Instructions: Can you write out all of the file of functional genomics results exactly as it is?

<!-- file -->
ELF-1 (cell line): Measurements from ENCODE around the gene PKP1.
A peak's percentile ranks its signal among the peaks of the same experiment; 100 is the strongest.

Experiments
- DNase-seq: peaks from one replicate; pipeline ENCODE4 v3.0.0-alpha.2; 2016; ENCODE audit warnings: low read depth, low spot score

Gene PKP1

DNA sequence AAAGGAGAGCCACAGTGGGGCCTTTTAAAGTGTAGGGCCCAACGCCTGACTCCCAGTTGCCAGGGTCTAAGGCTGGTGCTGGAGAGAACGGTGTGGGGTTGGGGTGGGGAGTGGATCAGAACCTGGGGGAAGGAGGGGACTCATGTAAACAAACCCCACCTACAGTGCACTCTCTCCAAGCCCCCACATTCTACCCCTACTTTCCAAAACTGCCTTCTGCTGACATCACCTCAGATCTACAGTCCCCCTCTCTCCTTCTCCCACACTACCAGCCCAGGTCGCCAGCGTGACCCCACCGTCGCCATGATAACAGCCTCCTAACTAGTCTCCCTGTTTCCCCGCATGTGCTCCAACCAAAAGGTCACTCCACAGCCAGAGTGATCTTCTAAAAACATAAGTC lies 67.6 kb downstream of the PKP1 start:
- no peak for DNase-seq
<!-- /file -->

ELF-1 (cell line): Measurements from ENCODE around the gene PKP1.
A peak's percentile ranks its signal among the peaks of the same experiment; 100 is the strongest.

Experiments
- DNase-seq: peaks from one replicate; pipeline ENCODE4 v3.0.0-alpha.2; 2016; ENCODE audit warnings: low read depth, low spot score

Gene PKP1

DNA sequence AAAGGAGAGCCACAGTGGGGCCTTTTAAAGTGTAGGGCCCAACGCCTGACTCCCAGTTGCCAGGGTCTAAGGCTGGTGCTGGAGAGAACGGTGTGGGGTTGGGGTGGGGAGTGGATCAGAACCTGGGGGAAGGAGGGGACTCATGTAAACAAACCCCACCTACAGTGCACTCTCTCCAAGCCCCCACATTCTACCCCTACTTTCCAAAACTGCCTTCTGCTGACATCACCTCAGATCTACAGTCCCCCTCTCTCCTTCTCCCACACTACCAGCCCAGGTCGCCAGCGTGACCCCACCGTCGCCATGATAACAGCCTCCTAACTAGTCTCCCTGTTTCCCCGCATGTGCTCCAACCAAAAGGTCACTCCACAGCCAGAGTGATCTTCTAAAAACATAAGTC lies 67.6 kb downstream of the PKP1 start:
- no peak for DNase-seq